Why do people not do what they should do? That's the question I'm tackling, and I'm doing it through one aspect of motivation, the subcategories (subcats), which are the immediate expression of motives at a thought level. They tell a story: explicit need, action to a goal, obstacles to the goal, enablers of action, anticipation of success or failure, and goal accomplishment or failure. (In fact, you can use them to plot a book in a very basic way. In my book I contrast the archetypal romance, epic, and mystery using the subcategories alone.)
The important thing here is not everyone expresses every subcategory, and this reflects the way they think about (motivated) problems. Let's look at some examples.
If someone doesn't express Need, then their motivation is likely to be unfocused, reactive--they're responding to opportunities rather than seeing them in advance or focusing on them.
If someone doesn't have the Instrumental Action subcategories, they may have motives but don't take action.
If someone has lots of Block imagery, they may come up with reasons not to do anything--they may feel helpless and not act.
If someone lacks Block imagery and Anticipation imagery, especially with a lot of Action imagery, they may be a kind of "Ready-Fire-Aim" person--jumping into action without anticipating obstacles. They may be very confident, but hit-and-miss in their actual success, either because they don't see obstacles before they happen, or because they are not good at judging the odds of success. (On the other hand, they may just change direction when they hit an obstacle, abandoning a goal and moving on!) Someone who goes for a lot of get-rich-quick schemes may be showing this pattern: "sounds cool! Let's do it!"
If these are the bones of motivation, as I suggest, it means that if you lack some of them, your motivated movement may be impossible or at least hampered.
My buddy and fellow researcher Ruth Jacobs identified a pattern known as "helpless Power" in her dissertation research, which I think is fascinating. It is someone who has strong Influence/Power motive, so they see how organizations work, they are aware of the power-players, and so forth--but they don't see that they have any power. They see the game, but don't see themselves as a player. One of my favorite manifestations of this was at a client I worked with, where one person had just been promoted to executive level. Shortly thereafter he participated in a major strategic planning project. He was working on new directions, great new ideas, changing the organization, and loving it. But something worried him. He turned to the more experienced executive next to him and said "you know, this is what I've always wanted, this is great, but I've got just one question--will they let us do this?"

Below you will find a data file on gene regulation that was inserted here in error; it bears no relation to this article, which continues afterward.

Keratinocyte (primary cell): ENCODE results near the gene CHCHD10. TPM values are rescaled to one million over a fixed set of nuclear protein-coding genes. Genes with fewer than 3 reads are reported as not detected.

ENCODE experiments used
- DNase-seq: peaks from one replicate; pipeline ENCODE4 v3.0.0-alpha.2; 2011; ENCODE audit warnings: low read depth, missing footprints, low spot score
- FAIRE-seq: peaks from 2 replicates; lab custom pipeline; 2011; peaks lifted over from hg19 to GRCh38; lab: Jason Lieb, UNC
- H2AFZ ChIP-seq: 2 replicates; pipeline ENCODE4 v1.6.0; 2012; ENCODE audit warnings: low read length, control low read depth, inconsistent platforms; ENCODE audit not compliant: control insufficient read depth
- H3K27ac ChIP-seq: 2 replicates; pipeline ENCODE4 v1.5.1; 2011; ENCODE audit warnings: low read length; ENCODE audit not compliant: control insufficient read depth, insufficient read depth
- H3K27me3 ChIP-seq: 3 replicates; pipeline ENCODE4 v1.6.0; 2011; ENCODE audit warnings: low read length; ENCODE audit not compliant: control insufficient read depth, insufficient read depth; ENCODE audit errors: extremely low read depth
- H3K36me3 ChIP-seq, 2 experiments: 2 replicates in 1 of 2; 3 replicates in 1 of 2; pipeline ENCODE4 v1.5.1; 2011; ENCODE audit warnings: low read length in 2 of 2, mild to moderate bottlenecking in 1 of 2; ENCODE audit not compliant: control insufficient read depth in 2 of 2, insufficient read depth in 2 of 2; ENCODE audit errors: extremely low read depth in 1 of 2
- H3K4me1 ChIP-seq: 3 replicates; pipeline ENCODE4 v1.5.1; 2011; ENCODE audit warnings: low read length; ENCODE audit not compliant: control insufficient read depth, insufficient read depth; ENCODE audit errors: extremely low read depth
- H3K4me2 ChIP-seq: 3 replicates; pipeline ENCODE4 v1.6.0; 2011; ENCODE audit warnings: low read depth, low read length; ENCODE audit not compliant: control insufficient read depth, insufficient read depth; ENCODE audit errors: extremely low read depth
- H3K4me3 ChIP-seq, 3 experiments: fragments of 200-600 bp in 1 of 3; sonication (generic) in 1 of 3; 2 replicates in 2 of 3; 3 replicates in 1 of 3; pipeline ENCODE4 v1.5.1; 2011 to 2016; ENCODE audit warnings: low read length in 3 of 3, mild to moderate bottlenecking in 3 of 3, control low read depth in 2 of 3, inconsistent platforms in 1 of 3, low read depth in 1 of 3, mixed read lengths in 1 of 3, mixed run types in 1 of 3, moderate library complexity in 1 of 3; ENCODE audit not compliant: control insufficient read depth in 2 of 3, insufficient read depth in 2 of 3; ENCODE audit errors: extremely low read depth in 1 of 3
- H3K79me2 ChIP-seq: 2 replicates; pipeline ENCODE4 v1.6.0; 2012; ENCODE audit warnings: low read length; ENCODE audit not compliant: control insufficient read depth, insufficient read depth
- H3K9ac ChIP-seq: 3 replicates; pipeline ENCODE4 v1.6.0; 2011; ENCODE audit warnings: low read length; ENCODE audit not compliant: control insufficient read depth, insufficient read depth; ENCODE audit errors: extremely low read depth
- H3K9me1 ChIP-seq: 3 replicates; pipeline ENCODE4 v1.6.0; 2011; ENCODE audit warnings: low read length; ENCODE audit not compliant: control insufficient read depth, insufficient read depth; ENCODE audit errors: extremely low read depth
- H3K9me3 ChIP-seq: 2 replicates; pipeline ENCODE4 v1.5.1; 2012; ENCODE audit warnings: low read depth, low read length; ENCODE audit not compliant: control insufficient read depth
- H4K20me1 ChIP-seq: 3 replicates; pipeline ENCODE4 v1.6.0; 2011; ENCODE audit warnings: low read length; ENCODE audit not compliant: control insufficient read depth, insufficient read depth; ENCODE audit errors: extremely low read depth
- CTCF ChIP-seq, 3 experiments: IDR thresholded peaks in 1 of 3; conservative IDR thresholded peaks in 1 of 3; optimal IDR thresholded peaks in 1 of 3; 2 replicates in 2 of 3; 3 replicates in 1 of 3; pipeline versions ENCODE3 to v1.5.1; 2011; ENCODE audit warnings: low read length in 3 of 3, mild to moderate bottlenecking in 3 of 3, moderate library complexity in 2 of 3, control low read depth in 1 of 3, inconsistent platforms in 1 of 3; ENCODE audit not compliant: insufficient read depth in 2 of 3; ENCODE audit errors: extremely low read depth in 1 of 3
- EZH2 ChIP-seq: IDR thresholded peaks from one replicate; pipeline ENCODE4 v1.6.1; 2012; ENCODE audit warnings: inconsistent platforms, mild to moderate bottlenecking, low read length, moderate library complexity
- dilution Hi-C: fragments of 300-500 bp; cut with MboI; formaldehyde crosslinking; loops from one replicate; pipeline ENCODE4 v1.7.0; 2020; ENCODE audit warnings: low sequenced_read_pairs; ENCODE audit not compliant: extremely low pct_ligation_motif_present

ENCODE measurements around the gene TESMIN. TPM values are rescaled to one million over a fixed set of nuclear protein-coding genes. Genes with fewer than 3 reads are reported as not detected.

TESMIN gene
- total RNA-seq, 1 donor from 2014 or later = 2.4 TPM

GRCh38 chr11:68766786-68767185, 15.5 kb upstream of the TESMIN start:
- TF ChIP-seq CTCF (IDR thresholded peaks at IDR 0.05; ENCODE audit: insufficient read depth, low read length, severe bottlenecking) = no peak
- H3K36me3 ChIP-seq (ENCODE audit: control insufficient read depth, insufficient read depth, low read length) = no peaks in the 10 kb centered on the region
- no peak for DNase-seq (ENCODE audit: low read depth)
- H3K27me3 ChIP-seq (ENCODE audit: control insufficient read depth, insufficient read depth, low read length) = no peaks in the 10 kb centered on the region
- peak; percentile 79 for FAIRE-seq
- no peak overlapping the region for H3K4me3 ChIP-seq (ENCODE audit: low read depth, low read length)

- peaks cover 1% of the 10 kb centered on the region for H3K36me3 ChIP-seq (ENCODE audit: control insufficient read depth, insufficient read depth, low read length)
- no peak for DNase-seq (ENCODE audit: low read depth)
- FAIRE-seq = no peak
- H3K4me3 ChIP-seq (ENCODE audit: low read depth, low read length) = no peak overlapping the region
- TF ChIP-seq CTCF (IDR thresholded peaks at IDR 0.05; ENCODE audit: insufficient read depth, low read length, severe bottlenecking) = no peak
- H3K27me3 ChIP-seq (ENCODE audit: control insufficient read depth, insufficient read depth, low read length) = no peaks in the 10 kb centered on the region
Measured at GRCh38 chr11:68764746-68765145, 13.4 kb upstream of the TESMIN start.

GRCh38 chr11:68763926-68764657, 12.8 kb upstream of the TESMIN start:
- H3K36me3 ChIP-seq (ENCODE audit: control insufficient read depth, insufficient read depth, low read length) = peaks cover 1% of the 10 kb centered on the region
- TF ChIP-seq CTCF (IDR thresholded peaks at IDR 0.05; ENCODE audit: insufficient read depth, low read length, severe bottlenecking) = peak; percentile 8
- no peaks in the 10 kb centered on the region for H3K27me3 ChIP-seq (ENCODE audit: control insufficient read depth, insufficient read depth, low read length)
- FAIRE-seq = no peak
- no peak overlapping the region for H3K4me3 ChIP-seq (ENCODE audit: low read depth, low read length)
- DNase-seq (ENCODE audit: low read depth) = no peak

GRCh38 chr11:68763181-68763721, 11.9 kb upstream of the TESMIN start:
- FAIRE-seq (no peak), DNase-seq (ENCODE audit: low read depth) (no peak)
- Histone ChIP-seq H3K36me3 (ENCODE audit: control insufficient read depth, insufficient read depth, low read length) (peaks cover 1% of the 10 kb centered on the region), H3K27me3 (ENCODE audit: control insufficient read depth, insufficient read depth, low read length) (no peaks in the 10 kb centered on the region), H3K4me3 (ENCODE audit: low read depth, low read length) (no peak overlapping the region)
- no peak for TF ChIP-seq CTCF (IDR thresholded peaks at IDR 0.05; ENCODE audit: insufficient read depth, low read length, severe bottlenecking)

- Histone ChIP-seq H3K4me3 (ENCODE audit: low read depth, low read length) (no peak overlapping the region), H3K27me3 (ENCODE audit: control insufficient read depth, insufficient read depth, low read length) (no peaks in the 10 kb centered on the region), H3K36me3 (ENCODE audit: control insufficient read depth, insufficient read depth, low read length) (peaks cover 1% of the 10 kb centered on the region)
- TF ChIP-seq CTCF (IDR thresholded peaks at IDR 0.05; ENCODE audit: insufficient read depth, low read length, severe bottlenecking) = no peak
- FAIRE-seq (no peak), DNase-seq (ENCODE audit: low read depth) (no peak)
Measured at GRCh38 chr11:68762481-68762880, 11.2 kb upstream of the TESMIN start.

His colleague was amused. "You don't get it," he said. "You are 'they.'" There wasn't anyone else--the only person who could stop him--was him!
Ruth was looking at specific imagery, a variation of Power, but I think you could see something similar by someone who has all negative anticipation, all the blocks, and none of the positive imagery--they will see every possible problem, and none of the opportunities. It's inhibiting! You have the energy, but why use it if you feel certain you will fail?
Answer: because maybe you won't. If you really explore the situation, maybe you'll find you've judged the odds poorly. Maybe the cost of failure is very low.
So the question becomes: are you only looking at the negatives and not the positives?
For many things, and certainly for writing, you are they.